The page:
Goethe's Faust is possibly the most important drama in the German language, and many quotes have been adapted into colloquial usage and proverbial sayings. Goethe's tragedy has two parts, the first was published in 1808 and the second in 1832. Goethe's Faust character is distinguished from earlier variants by his rich inner complexity. The drama raises questions across the spectrum of human knowledge from philosophy and theology to anthropology and history to ethics and aesthetics.
The play opens with a wager between God and Mephistopheles. God gives permission to the devil to lure the soul of Faust, a scholar and alchemist, and maintains that Faust would be saved despite his reliance on reason and sorcery rather than faith. Later, Faust complains that "Wir nichts wissen können!" (we cannot know anything!). All science stays in the dark, because it lacks a secure and certain foundation. This is why Faust devotes himself to magic: "Daß ich erkenne was die Welt / Im Innersten zusammenhält" (That I may know what the world / holds at its very core.)
Faust is not interested merely in power, pleasure, and knowledge, but longs to take part in the divine secrets of life. He conjures up an Earth-Spirit, but it refuses to help him slake his insatiable thirst for knowledge. Faust becomes depressed and wants to kill himself. But it is Easter and the church bells tell of the resurrection. He is overcome by childhood memories: "Die Botschaft hör' ich wohl, / allein mir fehlt der Glaube" (I hear the message clearly, / but I alone lack the faith). He does not commit suicide, but his inner tensions heighten. He is both sick of life and unbearably hungry to know and experience its deepest offerings. He hunts ravenously for knowledge but he also yearns to satisfy his bodily desires for action. In this situation, Mephistopheles makes an appearance and offers to fulfill Faust's every desire—for the price of his soul.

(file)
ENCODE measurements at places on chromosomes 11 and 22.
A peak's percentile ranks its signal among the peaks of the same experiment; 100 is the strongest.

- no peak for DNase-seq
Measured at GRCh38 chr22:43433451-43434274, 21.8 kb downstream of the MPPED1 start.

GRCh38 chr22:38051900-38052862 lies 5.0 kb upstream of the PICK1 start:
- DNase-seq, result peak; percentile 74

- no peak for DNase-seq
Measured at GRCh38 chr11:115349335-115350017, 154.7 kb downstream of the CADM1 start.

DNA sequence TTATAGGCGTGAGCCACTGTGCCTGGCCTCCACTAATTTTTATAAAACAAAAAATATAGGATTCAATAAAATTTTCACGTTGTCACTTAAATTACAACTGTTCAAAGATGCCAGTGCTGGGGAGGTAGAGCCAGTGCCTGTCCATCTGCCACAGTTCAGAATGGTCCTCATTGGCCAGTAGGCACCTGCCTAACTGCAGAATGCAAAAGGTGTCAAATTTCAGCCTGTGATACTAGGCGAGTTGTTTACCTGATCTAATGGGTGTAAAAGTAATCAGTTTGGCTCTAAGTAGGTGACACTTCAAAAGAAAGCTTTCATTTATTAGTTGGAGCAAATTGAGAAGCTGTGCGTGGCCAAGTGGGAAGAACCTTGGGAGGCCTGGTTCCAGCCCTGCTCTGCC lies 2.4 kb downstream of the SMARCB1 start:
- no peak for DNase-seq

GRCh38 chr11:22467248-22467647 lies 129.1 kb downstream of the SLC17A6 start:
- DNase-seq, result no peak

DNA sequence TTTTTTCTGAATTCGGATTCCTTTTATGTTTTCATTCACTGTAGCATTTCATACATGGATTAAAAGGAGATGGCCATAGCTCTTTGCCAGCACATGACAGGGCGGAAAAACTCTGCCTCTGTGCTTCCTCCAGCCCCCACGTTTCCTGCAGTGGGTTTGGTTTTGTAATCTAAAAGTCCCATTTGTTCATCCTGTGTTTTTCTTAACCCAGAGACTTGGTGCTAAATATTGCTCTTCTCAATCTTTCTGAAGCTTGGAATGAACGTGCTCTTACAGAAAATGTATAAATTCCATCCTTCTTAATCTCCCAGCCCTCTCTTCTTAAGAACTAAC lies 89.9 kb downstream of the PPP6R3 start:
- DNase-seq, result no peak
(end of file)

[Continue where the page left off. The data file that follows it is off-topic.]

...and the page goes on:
In both parts of the drama, innocent people become victims of Faust's pact with the devil. In the first part, the victims are the girl Margarete (nicknamed Gretchen), her mother, and her brother. With the help of Mephistopheles, Faust seduces Margarete, but the narcotic he gives to her mother has a lethal effect. Margarete's brother attempts to take revenge for his mother and the lost honor of his sister in a duel with Faust, but he falls by Mephistopheles's intervention. Gretchen gives birth to Faust's child, kills it, and ends up in jail.
In the second part, Faust's megalomaniac enterprise demands human sacrifices. He wishes to wrest land from the sea in Greece, so he begins the engineering construction on a system of dykes—thus becoming an archetype not just of one pursuing scientific knowledge, but also of someone intent on technological power. The henchmen of Mephistopheles burn down the home of an old couple who had cared for him as a young man, which was the only thing that the enormously wealthy yet discontented Faust did not own. The fire kills the old couple. Faust as an engineer does not foresee the unintentional consequences of his work but finally accepts them approvingly.